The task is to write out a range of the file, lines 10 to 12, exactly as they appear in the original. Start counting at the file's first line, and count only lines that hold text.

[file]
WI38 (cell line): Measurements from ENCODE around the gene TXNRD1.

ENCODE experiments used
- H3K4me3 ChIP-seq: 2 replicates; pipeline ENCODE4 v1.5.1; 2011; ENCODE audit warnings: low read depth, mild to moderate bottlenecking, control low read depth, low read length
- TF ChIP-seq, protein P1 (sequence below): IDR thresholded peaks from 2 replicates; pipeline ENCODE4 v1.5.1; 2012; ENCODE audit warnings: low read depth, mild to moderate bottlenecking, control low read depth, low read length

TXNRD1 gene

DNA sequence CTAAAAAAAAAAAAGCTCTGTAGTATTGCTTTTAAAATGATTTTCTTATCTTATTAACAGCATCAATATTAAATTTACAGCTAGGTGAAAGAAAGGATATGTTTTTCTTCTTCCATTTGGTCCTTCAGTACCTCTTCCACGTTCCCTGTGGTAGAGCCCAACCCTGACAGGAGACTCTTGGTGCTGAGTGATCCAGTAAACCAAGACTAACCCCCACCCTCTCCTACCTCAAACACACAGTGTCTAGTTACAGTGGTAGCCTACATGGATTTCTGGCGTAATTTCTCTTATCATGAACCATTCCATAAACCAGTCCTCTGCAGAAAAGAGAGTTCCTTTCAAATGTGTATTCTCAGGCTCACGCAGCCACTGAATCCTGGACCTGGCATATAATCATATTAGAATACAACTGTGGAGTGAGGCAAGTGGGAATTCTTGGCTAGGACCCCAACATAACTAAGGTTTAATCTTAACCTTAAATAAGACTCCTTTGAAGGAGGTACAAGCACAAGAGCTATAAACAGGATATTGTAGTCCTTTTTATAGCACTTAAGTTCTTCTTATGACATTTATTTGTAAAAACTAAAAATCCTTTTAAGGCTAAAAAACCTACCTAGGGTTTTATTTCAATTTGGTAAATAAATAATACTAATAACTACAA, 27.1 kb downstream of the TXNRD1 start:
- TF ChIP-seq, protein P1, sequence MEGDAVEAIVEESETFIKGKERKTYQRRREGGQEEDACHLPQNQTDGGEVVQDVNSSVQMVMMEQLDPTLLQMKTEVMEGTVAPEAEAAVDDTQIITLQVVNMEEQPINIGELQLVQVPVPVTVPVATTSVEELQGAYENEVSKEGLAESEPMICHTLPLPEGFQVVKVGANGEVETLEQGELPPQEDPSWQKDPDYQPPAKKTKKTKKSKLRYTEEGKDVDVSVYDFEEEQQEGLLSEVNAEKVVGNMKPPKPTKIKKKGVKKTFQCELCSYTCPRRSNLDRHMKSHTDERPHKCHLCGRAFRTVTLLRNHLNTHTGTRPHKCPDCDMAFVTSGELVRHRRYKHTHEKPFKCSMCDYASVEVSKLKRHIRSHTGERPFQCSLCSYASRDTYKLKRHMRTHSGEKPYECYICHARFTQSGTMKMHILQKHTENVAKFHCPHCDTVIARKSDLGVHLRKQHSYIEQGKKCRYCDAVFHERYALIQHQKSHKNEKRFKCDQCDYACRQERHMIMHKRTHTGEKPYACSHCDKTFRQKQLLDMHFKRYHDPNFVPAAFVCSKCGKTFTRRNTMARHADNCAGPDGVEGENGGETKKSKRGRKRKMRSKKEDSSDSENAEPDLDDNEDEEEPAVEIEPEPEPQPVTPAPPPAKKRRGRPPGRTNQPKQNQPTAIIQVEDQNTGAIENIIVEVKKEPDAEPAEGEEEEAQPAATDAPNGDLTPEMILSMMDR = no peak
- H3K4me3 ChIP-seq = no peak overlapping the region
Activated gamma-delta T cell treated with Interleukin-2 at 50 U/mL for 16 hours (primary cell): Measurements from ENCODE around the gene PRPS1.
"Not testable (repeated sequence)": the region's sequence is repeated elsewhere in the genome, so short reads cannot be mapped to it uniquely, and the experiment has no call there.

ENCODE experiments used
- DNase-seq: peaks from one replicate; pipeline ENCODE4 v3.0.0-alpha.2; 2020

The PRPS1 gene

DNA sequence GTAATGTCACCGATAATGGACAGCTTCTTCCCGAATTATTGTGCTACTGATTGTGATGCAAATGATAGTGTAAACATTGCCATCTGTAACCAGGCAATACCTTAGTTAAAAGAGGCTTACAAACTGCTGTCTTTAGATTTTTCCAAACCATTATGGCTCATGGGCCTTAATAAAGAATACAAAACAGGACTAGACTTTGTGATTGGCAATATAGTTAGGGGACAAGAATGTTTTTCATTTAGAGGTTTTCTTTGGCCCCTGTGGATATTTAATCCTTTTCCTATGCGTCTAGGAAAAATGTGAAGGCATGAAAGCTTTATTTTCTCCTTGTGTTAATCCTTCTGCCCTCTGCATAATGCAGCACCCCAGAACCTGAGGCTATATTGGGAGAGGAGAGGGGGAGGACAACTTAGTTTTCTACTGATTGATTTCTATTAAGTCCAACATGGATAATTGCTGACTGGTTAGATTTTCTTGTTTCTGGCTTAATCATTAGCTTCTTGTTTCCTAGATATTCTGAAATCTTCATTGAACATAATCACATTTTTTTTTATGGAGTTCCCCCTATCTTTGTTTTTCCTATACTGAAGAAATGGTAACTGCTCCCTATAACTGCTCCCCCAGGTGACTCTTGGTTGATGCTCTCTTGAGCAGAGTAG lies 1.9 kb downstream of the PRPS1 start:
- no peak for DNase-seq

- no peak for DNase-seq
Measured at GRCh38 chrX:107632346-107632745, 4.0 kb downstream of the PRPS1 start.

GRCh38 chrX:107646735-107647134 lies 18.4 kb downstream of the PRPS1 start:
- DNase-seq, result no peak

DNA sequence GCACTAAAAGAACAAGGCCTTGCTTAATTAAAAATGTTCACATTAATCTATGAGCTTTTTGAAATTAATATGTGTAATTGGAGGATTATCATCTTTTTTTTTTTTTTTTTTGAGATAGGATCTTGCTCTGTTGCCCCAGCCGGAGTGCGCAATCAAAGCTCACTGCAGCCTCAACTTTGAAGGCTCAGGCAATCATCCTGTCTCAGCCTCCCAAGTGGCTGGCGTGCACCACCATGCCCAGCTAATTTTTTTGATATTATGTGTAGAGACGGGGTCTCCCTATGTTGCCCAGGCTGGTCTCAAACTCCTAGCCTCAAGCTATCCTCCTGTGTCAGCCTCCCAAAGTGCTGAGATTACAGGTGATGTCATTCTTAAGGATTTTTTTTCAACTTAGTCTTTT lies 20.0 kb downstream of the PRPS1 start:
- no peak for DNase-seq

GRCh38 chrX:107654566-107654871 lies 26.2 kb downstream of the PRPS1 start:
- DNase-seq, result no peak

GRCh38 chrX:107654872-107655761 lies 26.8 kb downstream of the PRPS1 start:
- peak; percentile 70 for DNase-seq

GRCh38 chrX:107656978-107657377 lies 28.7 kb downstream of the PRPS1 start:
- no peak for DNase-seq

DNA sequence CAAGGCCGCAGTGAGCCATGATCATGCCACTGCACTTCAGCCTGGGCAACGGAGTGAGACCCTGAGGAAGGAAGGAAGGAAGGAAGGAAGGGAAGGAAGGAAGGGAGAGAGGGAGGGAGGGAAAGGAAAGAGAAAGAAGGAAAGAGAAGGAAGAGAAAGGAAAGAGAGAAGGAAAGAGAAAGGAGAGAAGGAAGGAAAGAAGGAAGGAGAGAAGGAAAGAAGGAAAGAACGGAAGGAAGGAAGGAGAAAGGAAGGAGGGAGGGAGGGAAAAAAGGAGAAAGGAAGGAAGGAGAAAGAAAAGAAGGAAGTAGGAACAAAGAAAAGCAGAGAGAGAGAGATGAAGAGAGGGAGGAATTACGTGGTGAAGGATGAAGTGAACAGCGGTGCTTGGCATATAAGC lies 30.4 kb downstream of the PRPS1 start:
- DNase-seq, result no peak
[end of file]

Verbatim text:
"Not testable (repeated sequence)": the region's sequence is repeated elsewhere in the genome, so short reads cannot be mapped to it uniquely, and the experiment has no call there.

ENCODE experiments used
- DNase-seq: peaks from one replicate; pipeline ENCODE4 v3.0.0-alpha.2; 2020